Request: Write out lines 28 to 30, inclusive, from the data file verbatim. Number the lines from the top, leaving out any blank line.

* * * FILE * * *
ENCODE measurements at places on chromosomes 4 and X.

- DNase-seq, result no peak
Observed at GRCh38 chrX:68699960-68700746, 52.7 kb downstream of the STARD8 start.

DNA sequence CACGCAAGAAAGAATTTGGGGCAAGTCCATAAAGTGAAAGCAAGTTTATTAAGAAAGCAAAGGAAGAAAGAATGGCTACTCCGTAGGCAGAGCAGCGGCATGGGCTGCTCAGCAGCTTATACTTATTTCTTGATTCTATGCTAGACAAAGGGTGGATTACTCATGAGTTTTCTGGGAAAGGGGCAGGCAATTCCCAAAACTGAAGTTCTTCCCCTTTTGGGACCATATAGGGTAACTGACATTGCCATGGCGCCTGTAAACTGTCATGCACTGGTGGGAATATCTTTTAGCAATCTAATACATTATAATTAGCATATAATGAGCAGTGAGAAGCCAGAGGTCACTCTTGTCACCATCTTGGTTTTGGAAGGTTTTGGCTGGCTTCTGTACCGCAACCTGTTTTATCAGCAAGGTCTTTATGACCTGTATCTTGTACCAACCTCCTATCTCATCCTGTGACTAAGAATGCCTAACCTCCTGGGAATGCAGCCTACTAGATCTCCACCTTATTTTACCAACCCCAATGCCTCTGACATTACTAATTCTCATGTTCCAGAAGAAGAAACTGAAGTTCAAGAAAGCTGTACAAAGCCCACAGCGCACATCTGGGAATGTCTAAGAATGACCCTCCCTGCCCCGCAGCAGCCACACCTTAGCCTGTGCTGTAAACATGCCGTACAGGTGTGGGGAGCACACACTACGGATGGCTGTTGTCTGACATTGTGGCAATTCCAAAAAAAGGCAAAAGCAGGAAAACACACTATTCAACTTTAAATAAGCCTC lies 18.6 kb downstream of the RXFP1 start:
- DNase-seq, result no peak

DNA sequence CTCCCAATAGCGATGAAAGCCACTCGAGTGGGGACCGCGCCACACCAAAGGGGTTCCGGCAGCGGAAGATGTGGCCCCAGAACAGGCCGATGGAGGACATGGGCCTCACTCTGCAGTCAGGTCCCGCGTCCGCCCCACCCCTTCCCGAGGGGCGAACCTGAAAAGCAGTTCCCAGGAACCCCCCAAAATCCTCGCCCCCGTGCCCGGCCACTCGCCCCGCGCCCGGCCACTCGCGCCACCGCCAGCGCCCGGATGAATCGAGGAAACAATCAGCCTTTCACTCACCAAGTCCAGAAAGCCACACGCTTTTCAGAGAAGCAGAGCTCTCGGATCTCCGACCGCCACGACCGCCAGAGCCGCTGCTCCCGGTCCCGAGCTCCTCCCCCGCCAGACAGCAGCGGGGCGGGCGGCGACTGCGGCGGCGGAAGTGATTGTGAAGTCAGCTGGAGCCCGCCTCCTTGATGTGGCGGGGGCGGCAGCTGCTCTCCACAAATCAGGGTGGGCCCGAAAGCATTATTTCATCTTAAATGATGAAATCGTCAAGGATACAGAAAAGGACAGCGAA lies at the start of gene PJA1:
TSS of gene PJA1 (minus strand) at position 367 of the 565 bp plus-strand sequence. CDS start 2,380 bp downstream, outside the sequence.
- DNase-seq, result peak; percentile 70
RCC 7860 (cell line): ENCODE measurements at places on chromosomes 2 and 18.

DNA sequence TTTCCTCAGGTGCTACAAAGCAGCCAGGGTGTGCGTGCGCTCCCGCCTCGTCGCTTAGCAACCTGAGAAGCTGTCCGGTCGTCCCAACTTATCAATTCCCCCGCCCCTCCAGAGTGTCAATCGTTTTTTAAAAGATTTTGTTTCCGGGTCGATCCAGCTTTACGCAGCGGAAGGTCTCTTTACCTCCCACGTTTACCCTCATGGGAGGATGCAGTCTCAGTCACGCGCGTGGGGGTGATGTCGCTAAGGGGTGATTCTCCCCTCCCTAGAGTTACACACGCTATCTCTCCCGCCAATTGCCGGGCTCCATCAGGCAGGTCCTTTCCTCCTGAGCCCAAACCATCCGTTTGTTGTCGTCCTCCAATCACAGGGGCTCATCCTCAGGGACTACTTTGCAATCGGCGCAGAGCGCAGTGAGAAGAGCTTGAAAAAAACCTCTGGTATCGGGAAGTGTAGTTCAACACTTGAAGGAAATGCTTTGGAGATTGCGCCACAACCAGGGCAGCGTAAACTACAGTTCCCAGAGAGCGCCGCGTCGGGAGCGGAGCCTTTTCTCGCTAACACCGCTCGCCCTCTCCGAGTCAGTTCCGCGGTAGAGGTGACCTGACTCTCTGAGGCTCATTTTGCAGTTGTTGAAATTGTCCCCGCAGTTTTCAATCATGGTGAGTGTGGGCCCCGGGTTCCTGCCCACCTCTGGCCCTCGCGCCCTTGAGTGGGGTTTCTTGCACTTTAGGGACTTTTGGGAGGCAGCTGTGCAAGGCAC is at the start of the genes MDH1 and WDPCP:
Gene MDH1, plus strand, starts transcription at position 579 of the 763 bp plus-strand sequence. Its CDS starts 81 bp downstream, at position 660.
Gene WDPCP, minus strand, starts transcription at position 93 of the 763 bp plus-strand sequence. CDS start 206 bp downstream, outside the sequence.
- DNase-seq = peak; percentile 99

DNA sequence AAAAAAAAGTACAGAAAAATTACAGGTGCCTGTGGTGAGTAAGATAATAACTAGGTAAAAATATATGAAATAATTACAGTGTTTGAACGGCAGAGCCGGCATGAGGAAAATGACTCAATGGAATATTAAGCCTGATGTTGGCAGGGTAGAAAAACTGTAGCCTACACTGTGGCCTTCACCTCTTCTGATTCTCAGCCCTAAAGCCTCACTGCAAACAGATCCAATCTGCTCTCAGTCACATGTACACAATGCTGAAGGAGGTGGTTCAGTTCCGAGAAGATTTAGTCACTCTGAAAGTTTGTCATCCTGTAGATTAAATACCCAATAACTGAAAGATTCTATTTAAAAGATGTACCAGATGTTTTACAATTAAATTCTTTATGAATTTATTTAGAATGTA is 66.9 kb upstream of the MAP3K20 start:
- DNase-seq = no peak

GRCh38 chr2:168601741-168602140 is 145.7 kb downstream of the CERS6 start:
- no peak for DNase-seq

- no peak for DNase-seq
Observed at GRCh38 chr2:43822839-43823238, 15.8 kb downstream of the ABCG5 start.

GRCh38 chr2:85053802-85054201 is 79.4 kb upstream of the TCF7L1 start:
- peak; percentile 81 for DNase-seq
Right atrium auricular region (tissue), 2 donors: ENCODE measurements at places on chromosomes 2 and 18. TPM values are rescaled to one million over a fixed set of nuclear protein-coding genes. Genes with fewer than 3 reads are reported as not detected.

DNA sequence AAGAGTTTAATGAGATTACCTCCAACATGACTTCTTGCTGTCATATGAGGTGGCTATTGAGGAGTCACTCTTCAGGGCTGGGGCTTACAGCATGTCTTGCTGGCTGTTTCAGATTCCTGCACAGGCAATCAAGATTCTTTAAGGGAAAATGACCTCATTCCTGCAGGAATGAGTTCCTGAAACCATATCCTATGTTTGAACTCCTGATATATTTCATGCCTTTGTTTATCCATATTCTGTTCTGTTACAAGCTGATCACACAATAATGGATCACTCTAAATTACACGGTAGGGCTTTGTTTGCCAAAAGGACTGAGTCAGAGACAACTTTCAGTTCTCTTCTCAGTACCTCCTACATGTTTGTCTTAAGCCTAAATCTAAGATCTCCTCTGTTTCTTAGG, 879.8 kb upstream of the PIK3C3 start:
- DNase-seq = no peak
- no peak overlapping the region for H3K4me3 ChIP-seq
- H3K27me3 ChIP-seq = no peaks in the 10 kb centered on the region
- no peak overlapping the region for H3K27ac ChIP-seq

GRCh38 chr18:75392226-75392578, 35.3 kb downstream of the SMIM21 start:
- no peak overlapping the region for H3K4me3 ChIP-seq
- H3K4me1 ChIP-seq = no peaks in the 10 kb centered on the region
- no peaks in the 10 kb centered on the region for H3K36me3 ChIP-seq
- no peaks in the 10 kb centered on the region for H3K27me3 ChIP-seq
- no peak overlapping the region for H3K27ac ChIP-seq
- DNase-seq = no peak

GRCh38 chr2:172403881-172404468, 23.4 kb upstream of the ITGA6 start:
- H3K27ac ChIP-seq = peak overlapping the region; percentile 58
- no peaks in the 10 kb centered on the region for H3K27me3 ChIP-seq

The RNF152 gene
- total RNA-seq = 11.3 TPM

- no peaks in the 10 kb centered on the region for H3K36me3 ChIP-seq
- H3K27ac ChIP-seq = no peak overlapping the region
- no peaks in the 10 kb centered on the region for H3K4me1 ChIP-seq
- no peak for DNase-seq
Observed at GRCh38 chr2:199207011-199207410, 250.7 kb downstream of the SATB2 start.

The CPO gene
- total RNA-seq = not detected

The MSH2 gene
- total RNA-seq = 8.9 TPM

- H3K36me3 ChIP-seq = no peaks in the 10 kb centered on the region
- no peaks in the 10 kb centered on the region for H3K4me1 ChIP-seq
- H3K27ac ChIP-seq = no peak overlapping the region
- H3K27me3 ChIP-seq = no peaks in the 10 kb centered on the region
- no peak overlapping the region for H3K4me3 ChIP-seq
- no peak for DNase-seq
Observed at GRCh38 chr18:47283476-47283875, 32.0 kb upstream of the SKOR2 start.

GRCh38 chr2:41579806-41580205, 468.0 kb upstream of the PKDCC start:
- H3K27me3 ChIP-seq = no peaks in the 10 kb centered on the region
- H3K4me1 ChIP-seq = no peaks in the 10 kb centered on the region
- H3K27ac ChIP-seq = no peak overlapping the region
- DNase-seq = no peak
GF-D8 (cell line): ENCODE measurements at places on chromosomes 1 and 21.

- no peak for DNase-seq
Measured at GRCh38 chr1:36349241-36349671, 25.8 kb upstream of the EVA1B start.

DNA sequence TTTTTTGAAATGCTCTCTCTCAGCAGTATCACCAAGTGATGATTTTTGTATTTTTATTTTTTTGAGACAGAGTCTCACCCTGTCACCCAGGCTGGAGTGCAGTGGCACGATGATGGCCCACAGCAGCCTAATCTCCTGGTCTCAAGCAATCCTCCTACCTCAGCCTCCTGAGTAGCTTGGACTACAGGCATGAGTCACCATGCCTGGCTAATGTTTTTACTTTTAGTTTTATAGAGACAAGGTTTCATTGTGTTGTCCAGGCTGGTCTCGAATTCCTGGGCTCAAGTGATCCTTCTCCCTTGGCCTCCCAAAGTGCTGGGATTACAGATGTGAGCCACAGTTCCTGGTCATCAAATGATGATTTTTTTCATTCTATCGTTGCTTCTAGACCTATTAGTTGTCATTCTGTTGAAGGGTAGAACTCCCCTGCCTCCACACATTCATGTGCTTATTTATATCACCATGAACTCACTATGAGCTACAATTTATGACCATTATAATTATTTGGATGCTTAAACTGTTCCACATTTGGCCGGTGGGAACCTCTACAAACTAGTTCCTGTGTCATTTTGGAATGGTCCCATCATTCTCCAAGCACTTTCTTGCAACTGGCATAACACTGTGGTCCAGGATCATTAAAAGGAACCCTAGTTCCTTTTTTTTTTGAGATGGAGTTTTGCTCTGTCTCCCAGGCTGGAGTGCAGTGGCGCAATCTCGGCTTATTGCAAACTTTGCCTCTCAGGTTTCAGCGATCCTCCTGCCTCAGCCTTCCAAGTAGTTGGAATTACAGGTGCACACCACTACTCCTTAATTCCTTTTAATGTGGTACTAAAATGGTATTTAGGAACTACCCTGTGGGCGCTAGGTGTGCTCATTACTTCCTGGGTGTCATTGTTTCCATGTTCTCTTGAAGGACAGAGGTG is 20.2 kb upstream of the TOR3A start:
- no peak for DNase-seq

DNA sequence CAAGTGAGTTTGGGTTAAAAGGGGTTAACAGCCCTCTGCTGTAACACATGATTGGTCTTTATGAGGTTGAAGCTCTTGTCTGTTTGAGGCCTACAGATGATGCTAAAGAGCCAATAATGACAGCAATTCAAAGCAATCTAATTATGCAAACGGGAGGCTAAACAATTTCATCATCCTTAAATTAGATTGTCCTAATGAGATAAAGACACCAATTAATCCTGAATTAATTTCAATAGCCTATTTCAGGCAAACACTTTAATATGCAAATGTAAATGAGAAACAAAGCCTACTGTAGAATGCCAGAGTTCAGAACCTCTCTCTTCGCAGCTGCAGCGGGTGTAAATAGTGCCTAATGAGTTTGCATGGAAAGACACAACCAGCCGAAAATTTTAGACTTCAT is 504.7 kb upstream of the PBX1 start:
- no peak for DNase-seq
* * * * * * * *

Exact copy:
GRCh38 chr18:75392226-75392578, 35.3 kb downstream of the SMIM21 start:
- no peak overlapping the region for H3K4me3 ChIP-seq
- H3K4me1 ChIP-seq = no peaks in the 10 kb centered on the region